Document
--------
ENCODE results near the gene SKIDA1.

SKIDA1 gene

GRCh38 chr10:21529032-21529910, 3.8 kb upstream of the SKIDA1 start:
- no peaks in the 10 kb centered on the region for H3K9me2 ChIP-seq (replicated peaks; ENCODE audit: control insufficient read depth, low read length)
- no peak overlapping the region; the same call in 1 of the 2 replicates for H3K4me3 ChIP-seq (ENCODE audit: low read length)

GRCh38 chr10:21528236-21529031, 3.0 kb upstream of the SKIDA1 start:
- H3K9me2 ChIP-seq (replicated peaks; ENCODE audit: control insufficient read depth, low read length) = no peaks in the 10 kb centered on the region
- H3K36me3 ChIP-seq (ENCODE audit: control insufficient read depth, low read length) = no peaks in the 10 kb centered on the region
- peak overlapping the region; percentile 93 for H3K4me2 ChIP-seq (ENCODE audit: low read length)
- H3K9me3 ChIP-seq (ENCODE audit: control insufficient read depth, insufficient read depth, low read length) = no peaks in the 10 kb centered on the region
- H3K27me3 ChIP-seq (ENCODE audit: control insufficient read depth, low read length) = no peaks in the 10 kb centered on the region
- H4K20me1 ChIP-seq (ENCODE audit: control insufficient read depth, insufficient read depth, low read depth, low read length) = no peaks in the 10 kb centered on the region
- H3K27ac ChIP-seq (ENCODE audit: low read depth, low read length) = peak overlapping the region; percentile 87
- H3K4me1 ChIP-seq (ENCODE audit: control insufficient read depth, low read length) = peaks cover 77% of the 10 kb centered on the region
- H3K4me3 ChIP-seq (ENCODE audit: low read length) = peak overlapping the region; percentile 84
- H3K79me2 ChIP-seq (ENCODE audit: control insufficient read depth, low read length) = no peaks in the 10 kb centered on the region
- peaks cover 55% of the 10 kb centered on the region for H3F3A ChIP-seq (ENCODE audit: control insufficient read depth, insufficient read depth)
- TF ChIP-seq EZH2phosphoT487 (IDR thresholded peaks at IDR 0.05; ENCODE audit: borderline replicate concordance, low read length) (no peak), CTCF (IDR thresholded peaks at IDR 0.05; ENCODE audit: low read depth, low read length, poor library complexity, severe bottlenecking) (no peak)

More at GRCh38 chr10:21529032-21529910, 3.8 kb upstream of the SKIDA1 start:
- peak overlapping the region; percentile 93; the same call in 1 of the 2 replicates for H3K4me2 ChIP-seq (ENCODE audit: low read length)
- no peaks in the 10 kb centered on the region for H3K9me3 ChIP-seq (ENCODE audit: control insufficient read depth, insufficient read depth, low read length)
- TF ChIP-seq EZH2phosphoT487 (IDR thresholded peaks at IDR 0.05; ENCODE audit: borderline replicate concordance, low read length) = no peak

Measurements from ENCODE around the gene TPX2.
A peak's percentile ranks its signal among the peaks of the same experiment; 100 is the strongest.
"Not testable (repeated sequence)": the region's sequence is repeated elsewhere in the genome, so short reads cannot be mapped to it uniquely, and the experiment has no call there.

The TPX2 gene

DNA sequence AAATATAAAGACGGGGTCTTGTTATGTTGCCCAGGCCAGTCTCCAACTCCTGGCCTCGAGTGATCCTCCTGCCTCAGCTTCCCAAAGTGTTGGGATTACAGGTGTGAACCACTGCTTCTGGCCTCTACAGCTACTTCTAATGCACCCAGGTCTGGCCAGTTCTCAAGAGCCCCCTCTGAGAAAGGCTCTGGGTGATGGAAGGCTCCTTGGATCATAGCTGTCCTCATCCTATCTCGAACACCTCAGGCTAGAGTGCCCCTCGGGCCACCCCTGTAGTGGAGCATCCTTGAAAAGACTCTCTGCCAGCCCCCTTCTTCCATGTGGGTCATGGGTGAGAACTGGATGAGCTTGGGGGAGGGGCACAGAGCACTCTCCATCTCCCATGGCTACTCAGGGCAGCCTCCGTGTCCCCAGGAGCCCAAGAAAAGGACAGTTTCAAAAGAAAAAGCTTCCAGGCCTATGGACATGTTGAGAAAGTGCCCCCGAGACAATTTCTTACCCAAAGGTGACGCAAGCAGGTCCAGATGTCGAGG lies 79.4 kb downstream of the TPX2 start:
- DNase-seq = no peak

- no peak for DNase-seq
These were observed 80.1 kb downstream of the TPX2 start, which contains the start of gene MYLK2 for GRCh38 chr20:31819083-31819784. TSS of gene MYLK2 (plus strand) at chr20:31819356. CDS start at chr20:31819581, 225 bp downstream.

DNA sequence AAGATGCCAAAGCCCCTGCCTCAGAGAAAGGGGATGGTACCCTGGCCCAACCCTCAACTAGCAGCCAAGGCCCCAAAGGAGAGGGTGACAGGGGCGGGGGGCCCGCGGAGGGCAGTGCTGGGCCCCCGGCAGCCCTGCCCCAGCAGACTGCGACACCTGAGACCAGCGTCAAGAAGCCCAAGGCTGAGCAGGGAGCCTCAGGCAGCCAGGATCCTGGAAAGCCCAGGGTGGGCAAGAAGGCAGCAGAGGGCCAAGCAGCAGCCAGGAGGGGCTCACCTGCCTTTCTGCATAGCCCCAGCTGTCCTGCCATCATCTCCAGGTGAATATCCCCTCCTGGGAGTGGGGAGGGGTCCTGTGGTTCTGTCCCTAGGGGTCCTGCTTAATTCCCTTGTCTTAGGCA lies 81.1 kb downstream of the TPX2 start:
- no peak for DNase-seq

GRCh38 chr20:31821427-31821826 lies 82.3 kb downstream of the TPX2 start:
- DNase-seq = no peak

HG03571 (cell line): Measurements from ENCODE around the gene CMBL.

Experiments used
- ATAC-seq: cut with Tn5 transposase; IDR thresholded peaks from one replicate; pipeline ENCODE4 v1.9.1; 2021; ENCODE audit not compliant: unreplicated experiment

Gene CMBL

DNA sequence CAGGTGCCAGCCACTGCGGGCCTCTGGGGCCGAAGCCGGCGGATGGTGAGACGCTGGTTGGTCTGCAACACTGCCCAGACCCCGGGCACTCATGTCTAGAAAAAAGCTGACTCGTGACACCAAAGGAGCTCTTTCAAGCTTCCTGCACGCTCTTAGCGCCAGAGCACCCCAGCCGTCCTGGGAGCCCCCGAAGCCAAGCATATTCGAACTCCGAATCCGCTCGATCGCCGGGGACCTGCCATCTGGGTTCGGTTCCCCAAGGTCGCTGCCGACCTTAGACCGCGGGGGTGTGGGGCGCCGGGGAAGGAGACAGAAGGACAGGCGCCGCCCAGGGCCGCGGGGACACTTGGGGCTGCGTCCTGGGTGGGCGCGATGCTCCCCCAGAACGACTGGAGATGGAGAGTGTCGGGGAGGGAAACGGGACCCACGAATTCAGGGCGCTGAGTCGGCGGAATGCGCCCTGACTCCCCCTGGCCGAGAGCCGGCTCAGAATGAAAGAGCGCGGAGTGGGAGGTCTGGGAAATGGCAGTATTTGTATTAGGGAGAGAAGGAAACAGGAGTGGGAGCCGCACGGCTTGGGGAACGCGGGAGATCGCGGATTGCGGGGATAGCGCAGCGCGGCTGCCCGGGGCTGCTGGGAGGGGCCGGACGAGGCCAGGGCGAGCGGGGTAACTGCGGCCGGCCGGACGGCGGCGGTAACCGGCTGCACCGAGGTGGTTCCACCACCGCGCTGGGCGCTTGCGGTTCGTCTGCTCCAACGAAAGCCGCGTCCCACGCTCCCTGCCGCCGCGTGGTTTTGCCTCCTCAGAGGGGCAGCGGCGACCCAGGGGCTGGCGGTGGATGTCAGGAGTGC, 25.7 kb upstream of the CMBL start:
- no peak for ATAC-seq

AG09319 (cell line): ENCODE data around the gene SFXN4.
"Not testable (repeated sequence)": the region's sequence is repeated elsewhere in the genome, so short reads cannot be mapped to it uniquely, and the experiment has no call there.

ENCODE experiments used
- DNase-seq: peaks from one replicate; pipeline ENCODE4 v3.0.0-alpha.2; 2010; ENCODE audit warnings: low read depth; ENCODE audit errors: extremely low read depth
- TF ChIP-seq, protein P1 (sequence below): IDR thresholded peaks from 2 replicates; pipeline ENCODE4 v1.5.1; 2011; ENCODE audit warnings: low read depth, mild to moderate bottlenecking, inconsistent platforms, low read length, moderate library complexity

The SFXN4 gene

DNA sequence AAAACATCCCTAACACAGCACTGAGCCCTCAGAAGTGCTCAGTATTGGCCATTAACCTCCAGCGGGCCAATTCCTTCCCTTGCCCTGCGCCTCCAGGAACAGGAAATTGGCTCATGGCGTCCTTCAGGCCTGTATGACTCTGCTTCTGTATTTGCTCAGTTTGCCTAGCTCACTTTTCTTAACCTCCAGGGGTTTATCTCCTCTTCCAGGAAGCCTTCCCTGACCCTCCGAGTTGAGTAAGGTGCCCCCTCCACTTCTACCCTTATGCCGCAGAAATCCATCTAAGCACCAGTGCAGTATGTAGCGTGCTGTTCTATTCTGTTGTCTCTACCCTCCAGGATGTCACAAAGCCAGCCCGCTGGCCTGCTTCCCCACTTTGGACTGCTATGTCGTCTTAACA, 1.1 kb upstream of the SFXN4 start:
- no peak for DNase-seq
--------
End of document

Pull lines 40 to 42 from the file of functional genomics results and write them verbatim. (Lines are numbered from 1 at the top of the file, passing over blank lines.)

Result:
- no peak for ATAC-seq

AG09319 (cell line): ENCODE data around the gene SFXN4.
"Not testable (repeated sequence)": the region's sequence is repeated elsewhere in the genome, so short reads cannot be mapped to it uniquely, and the experiment has no call there.